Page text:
We often discuss cultural responsiveness and cultural competence as if it’s one. Still, there is definitely a need to understand the differences and what they mean.
The National Education Association states that cultural competence is having an awareness of your own culture, to identify and view the differences and have the ability to learn and build on different cultural and community norms of others.
The National Center for Culturally Responsiveness Educational Systems state that cultural responsiveness is the ability to learn from and relate respectfully to your own culture as well as those cultures around you.
So, in perspective, it is one thing to be aware of your lifestyle, the culture of those around you, or the culture of the clients that you serve. Still, it’s another thing to actually learn the norms, respect the norms, and take those things into consideration when treating, teaching, and interacting with those different cultures.
So, what is the difference? Is one more important right now than the other? What we are seeing right now is the world going through one of the scariest pandemics that my generation has seen. The world shifted so quickly that we simply reacted. There wasn’t much time to be teach anyone to be culturally competent , and it definitely does not seem as though there is much cultural responsiveness right now. So, as I go back to that question of one being more important than the other, I would clearly say yes. Cultural responsiveness is more critical during this COVID19 pandemic and will be just as critical afterwards.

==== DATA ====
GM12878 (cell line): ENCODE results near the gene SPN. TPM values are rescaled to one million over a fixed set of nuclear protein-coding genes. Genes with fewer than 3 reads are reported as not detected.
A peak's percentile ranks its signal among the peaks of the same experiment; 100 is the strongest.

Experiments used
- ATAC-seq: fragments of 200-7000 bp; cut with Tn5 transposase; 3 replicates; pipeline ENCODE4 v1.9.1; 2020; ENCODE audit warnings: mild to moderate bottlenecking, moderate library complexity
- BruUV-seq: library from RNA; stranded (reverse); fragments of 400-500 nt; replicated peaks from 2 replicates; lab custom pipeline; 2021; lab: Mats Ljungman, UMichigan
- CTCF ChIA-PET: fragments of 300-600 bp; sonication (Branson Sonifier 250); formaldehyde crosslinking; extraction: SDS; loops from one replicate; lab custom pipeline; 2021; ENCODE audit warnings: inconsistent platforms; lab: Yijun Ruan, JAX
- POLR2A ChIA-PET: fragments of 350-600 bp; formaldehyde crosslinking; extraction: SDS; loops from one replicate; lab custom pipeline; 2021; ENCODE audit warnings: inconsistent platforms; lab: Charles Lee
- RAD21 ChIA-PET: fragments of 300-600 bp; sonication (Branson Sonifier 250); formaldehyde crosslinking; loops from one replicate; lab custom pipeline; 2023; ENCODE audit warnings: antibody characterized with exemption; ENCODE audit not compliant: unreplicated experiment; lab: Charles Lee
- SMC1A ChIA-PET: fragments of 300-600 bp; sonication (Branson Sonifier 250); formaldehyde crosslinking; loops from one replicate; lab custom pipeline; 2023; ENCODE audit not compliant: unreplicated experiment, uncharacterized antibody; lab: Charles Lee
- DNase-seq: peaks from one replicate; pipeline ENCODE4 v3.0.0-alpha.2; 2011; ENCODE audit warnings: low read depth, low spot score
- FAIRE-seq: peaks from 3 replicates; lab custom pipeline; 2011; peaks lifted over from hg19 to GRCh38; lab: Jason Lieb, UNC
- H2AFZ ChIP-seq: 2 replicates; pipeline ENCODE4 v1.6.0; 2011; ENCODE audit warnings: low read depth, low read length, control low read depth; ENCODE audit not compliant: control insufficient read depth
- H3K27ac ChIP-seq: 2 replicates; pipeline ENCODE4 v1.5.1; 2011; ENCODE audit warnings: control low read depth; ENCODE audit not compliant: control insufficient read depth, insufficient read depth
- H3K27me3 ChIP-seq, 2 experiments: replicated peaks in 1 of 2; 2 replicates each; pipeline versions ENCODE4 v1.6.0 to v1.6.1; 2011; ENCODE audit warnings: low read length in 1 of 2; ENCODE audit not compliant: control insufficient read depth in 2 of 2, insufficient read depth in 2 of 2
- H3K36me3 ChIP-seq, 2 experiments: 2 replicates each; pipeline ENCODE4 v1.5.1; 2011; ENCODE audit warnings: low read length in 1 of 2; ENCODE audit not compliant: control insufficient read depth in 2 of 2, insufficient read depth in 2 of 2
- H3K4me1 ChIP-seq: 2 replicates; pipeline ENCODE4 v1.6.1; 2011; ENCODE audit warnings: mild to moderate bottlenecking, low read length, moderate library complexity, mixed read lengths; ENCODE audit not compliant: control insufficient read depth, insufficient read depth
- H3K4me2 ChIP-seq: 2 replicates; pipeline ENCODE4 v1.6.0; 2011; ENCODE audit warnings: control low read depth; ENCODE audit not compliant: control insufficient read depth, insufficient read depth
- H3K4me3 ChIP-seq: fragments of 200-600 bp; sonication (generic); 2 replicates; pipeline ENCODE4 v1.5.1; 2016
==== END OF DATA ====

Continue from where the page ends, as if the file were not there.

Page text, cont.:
It’s critical because there is a clear delineation of the haves and have nots. Those not financially stable are going to put their lives on the line every day to provide for their families and this is not because they want to do so but because they have to do so. Wouldn’t you? Families are out here simply trying to meet their basic needs and the needs of their families. They are in survival mode right now.
Understand one thing, and that is wealth does not mean equity. So therefore, if wealth does not mean equity, can you begin to even imagine what poverty means? What it appears is that poverty and/or low income means, no one cares. It means that $1,200 is enough to get you through right now. It means that we will get to you when we can. It simply means figure it out because we have the 1 percent to think about. Its only an opinion, you are entitled to yours.
Interventions during this crisis are not responsive to the needs of our most vulnerable populations. No, I am not in the room where many of these ideals are coming to the table, but from where I sit, I am comfortable saying that I am not far off from my assumptions.
The bottom line, I choose responsiveness because if we continue to ignore the need to be culturally responsive to those who do not look like us or those who may live their lives differently or those who may not be in the same “class” as us, we will forever live in a world of The Haves and Have Nots.